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W.S. fire threatens homes

Sunnyside Turnoff Fire grows to 45,491 acres


by: PHOTO BY LINDA LARSON - A small lead plane directs a large retardant jet dropping its load near a house in the Wolfe Point subdivision on the Warm Springs Reservation. The Sunnyside Turnoff Fire started Sunday morning and had grown to 45,491 acres by Wednesday.A human-caused fire that started Sunday morning east of Warm Springs has grown to 45,491 acres on the Warm Springs Reservation.

By Wednesday morning, an infrared flight showed that the Sunnyside Turnoff Fire, which had threatened three subdivisions and Kah-Nee-Ta Resort, was more than double the acreage reported on Tuesday, with containment at 40 percent. All but about 5,800 acres of the increase was attributed to the fact that areas burned in the first several days had not been included.

Located on the south side of the Mutton Mountains and west of the Deschutes River, the fire started along Highway 3, near the Sunnyside subdivision, and burned around the Wolfe Point subdivision, the Charley Canyon subdivision, and Kah-Nee-Ta, causing the evacuation of hundreds of people.

"We don't know the cause," said William Wilson, assistant fire management officer. "It's under investigation. The only thing we do know is that it's human-caused. A cigarette was found in the vicinity."

by: PHOTO BY WILLIAM WILSON - The Sunnyside Turnoff Fire took off on Highway 3 - the road to Kah-Nee-Ta - on the Warm Springs Reservation."Our priority was to protect lives and property," he said, noting that nothing was burned in the subdivisions or at Kah-Nee-Ta, but one uninhabited outbuilding in Charley Canyon burned.

On Tuesday, residents were allowed to return to Kah-Nee-Ta and Charley Canyon, but the area remained closed to the public. It is expected to reopen Wednesday morning, when Highway 3 reopens to the public.

Because of the fire's growth, tribal police gave notice to residents of the Schoolie Flats area adjacent to the northwest flank of the fire that they should remain on alert and be prepared for evacuation if conditions worsen.

Segment 1 of the Lower Deschutes River was closed earlier this week, but reopened Tuesday evening to rafting and camping.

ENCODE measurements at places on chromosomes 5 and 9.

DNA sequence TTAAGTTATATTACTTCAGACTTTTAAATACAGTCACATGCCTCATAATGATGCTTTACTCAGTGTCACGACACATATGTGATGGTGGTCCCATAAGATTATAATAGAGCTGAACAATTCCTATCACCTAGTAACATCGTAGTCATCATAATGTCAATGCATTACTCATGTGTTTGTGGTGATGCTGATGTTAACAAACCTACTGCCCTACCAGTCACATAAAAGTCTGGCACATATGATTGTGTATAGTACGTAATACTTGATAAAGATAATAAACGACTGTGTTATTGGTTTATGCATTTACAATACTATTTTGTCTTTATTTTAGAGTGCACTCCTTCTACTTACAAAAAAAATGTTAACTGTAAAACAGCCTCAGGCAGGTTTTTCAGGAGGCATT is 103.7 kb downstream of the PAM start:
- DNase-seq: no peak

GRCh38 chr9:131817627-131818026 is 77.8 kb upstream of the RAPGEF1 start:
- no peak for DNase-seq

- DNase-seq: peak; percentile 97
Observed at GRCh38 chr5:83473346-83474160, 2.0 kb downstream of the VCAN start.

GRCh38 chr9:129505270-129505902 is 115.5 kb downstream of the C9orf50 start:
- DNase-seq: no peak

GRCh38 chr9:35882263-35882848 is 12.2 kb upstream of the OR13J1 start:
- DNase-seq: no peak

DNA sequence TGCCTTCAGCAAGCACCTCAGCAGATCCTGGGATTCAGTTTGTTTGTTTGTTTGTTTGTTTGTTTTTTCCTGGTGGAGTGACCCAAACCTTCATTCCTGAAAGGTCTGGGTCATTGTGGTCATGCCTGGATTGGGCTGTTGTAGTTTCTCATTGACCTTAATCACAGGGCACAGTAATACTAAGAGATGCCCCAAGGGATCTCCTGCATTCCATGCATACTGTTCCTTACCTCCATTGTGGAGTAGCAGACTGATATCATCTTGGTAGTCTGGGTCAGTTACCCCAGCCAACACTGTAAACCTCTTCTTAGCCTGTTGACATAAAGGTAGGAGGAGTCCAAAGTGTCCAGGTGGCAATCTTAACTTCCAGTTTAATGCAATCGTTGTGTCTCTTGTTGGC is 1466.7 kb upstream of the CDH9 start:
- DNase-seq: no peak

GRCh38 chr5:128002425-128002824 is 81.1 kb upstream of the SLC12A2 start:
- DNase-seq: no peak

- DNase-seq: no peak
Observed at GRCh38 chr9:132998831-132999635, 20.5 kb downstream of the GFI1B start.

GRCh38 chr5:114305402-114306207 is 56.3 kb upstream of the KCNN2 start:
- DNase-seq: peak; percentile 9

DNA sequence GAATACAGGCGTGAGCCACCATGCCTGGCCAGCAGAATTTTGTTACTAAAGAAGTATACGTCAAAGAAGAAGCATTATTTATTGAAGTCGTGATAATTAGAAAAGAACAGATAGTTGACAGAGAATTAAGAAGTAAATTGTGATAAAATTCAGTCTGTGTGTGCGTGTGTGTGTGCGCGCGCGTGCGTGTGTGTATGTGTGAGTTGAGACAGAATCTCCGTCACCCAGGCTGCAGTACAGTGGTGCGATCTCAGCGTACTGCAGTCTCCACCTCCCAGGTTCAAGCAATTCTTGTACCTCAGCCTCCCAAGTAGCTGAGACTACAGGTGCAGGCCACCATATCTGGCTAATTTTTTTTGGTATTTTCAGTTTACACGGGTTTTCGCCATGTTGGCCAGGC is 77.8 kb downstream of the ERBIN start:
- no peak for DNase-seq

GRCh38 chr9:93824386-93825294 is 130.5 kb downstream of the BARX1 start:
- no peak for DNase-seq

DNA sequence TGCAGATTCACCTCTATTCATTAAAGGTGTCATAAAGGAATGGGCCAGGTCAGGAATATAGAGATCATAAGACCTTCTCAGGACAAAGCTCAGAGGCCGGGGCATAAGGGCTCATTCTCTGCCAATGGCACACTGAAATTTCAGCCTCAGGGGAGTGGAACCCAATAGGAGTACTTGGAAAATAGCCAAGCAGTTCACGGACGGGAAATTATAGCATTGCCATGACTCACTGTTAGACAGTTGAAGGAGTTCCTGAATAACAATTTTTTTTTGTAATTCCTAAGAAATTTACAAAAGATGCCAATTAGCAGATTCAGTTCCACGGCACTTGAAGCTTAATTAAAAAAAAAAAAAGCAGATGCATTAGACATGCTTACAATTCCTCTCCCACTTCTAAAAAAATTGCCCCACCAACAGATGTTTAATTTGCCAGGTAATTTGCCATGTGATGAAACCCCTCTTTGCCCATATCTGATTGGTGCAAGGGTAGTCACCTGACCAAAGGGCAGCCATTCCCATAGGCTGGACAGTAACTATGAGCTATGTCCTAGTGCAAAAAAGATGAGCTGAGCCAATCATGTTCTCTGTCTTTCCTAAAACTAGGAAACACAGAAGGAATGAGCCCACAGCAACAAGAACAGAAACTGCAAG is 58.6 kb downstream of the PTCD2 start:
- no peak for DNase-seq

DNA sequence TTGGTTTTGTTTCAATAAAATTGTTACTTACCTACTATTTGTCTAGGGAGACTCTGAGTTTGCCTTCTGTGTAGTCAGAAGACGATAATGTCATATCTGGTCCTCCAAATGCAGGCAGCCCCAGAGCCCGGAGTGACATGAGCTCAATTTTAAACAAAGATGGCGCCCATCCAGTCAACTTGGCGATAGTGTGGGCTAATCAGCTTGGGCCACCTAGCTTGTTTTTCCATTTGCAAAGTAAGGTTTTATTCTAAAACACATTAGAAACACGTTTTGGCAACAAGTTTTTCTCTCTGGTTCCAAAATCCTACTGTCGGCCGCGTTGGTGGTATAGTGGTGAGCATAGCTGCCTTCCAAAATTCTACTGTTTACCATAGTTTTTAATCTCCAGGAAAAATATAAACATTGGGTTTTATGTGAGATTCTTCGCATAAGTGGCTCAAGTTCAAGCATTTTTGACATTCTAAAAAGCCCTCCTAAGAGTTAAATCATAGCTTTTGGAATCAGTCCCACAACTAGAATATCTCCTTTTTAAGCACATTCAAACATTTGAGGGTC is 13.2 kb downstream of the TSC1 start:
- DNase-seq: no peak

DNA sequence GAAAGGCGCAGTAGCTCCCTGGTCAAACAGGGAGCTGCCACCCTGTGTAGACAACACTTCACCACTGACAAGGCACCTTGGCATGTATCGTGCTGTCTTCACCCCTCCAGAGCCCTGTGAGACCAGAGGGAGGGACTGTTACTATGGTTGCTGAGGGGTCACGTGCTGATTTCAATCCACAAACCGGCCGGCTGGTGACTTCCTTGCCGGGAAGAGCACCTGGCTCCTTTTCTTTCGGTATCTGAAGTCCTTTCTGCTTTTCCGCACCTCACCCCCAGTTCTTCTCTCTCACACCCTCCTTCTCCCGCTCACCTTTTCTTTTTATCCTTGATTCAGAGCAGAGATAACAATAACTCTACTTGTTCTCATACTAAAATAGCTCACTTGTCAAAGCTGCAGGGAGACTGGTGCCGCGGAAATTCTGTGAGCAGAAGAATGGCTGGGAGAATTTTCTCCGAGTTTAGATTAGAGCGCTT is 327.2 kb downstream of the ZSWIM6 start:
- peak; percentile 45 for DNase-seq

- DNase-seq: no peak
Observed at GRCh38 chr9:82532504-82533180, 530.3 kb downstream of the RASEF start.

The Bureau of Land Management reported that people rafting or floating the river should be aware that conditions could change, and that helicopters may be using the river to dip buckets for firefighting.

by: PHOTO BY LINDA LARSON - Warm Springs Fire and Safety Chief Dan Martinez, center, meets with a crew near the Wolfe Point subdivision.A total of 565 personnel were assigned to the fire, including 20-person crews from the U.S. Forest Service, contractor crews, BLM crews, and a fuels crew from Warm Springs.

"It's been fairly active," said Wilson, pointing out that there was a red flag warning in effect for low humidity and high winds, which had reached 20-25 mph. "It's reaching the Deschutes River now, and we're trying to hold it on this side. It's also established itself on the south slope of the Mutton Mountains."

Three USFS planes from the Redmond airport were being used to drop retardant on the fire. Management of the fire was turned over to a Type II incident management team — the Oregon Interagency Incident Management Team 4 — at 6 p.m. Tuesday. The command post is located near the Warm Springs Fire Management building adjacent to Highway 3.

An unrelated power outage also took out some phone lines on the reservation on Sunday, Wilson said. "The power outage wasn't from the fire. We have full phone use here."



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